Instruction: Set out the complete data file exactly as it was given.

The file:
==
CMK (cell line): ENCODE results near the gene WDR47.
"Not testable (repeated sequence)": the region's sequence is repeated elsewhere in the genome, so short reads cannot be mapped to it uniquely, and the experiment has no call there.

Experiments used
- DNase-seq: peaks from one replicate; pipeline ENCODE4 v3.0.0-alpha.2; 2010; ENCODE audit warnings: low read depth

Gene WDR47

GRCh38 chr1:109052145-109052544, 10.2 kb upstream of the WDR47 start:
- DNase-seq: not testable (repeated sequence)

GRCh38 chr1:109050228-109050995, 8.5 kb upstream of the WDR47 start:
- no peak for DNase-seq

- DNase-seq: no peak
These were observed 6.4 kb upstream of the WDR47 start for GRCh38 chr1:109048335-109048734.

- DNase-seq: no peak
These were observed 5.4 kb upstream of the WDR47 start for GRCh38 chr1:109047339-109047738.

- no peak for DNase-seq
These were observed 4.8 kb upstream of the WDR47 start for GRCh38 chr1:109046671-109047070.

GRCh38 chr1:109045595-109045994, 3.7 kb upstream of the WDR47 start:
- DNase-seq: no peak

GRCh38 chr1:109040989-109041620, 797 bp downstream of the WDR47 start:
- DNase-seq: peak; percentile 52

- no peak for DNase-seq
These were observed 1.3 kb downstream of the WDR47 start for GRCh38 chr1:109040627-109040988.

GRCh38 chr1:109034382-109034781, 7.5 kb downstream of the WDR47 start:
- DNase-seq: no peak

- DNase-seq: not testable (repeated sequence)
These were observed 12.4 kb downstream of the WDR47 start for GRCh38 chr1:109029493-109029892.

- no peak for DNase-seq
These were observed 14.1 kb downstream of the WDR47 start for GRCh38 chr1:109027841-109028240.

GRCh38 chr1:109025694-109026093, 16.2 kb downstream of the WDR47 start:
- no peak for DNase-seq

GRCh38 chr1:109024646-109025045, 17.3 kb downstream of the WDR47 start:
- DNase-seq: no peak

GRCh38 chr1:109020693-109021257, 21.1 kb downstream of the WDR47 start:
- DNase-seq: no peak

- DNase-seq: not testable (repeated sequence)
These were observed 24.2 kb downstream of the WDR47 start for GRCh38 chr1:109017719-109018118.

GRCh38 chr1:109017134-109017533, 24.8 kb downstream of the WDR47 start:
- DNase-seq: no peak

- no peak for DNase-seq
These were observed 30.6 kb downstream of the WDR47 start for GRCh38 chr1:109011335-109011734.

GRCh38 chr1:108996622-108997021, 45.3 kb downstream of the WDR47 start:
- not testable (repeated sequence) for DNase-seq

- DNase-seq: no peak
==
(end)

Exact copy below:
CMK (cell line): ENCODE results near the gene WDR47.
"Not testable (repeated sequence)": the region's sequence is repeated elsewhere in the genome, so short reads cannot be mapped to it uniquely, and the experiment has no call there.

Experiments used
- DNase-seq: peaks from one replicate; pipeline ENCODE4 v3.0.0-alpha.2; 2010; ENCODE audit warnings: low read depth

Gene WDR47

GRCh38 chr1:109052145-109052544, 10.2 kb upstream of the WDR47 start:
- DNase-seq: not testable (repeated sequence)

GRCh38 chr1:109050228-109050995, 8.5 kb upstream of the WDR47 start:
- no peak for DNase-seq

- DNase-seq: no peak
These were observed 6.4 kb upstream of the WDR47 start for GRCh38 chr1:109048335-109048734.

- DNase-seq: no peak
These were observed 5.4 kb upstream of the WDR47 start for GRCh38 chr1:109047339-109047738.

- no peak for DNase-seq
These were observed 4.8 kb upstream of the WDR47 start for GRCh38 chr1:109046671-109047070.

GRCh38 chr1:109045595-109045994, 3.7 kb upstream of the WDR47 start:
- DNase-seq: no peak

GRCh38 chr1:109040989-109041620, 797 bp downstream of the WDR47 start:
- DNase-seq: peak; percentile 52

- no peak for DNase-seq
These were observed 1.3 kb downstream of the WDR47 start for GRCh38 chr1:109040627-109040988.

GRCh38 chr1:109034382-109034781, 7.5 kb downstream of the WDR47 start:
- DNase-seq: no peak

- DNase-seq: not testable (repeated sequence)
These were observed 12.4 kb downstream of the WDR47 start for GRCh38 chr1:109029493-109029892.

- no peak for DNase-seq
These were observed 14.1 kb downstream of the WDR47 start for GRCh38 chr1:109027841-109028240.

GRCh38 chr1:109025694-109026093, 16.2 kb downstream of the WDR47 start:
- no peak for DNase-seq

GRCh38 chr1:109024646-109025045, 17.3 kb downstream of the WDR47 start:
- DNase-seq: no peak

GRCh38 chr1:109020693-109021257, 21.1 kb downstream of the WDR47 start:
- DNase-seq: no peak

- DNase-seq: not testable (repeated sequence)
These were observed 24.2 kb downstream of the WDR47 start for GRCh38 chr1:109017719-109018118.

GRCh38 chr1:109017134-109017533, 24.8 kb downstream of the WDR47 start:
- DNase-seq: no peak

- no peak for DNase-seq
These were observed 30.6 kb downstream of the WDR47 start for GRCh38 chr1:109011335-109011734.

GRCh38 chr1:108996622-108997021, 45.3 kb downstream of the WDR47 start:
- not testable (repeated sequence) for DNase-seq

- DNase-seq: no peak